COPD & Lung Cancer: A breathtaking look at secondhand smoke.

Published by Tobacco Stops With Me on November 1, 2016

Here’s a stat that will take your breath away: secondhand smoke kills nearly 50,000 nonsmokers in the U.S. every year — 2.5 million since 1964.

Of all the ways secondhand smoke can harm your body, the lungs take a direct hit. It can cause or worsen a wide range of breathing problems in children and adults, including COPD, lung cancer and respiratory infections.

Loaded with harmful, cancer-causing chemicals, cigarette smoke accounts for up to 90% of all lung cancer deaths — the number one cancer killer in the U.S. Every year, 7,300 nonsmokers die of lung cancer due to exposure to secondhand smoke.

Smoking is also the main cause of Chronic Obstructive Pulmonary Disease (COPD), an incurable lung disease. It results in shortness of breath, coughing, swollen airways, scar tissue and death.

For infants and young children, secondhand smoke is particularly dangerous. Their still-developing lungs are especially vulnerable to secondhand smoke’s deadly chemicals. In Oklahoma alone, 216,000 kids are exposed to secondhand smoke at home. Smoking around children leads to 300,000 cases of respiratory infections every year.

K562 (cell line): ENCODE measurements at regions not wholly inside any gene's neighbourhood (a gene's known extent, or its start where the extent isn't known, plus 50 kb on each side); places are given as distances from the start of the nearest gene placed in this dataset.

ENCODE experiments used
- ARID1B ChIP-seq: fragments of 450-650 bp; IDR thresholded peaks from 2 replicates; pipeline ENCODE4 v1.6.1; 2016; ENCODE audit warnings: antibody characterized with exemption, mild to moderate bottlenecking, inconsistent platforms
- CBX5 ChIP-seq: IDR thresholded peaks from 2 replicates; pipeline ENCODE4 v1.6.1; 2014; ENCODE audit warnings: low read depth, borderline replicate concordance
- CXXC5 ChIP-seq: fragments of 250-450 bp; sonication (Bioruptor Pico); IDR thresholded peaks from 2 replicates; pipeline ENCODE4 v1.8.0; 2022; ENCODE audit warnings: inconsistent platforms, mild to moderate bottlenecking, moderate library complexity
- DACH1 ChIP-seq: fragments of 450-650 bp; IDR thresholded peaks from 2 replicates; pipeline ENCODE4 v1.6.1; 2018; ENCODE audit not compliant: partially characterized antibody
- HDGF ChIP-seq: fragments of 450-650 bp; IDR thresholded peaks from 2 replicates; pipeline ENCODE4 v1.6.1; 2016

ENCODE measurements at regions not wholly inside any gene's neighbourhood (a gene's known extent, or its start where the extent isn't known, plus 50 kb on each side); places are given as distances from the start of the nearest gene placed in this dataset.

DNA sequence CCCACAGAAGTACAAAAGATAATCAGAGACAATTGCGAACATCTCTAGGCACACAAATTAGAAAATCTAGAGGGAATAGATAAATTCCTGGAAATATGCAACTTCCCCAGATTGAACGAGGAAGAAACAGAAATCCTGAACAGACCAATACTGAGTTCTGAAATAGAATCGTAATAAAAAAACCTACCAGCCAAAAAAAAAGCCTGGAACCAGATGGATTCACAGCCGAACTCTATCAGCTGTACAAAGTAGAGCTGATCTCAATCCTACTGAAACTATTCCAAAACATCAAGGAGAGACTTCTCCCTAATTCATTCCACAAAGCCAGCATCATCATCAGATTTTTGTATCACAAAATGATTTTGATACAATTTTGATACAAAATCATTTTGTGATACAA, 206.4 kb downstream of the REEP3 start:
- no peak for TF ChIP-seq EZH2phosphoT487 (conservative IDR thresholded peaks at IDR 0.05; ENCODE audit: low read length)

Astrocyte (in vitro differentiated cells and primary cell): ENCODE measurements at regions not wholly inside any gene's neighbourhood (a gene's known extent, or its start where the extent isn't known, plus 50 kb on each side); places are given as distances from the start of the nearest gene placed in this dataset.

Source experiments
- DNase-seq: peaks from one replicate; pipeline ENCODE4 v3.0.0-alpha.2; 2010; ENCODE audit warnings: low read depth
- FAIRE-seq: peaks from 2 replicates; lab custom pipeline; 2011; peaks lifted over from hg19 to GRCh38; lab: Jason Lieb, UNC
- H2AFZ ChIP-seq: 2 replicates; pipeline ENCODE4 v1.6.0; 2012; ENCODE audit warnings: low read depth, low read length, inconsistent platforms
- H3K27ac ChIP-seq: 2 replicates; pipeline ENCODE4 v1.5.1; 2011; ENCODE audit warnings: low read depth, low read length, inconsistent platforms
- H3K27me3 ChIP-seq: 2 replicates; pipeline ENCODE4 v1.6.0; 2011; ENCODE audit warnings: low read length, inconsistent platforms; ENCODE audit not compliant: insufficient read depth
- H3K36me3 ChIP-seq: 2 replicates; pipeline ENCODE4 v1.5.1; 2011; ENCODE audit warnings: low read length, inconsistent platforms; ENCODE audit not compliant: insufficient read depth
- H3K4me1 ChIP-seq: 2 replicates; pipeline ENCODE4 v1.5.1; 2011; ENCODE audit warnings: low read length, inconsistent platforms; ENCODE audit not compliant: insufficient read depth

The health risks of secondhand smoke are troubling. These stats prove that there is no safe level of exposure to secondhand smoke. Not even air-cleaning systems, ventilation systems or separate smoking sections can eliminate its risk. As awareness increases, more and more Oklahomans are embracing tobacco-free businesses. Thanks to this awareness, more and more businesses are adopting smokefree policies.

If you’re a smoker, quitting can improve your lungs and help prevent lung cancer. Within just a few weeks, your lung function increases and coughing and shortness of breath decrease. After 10 years, the risk of dying from lung cancer is cut in half. Even better, quitting will protect everyone around you from deadly secondhand smoke.

To learn more about the negative effects and impact of tobacco, visit StopsWithMe.com.

Trying to quit or thinking about quitting? The Oklahoma Tobacco Helpline can help you. By calling 1-800-QUIT NOW, you’ll get FREE nonjudgmental support from a Quit Coach™ and customizable options like web and phone coaching, supportive texts and patches, gum or lozenges.

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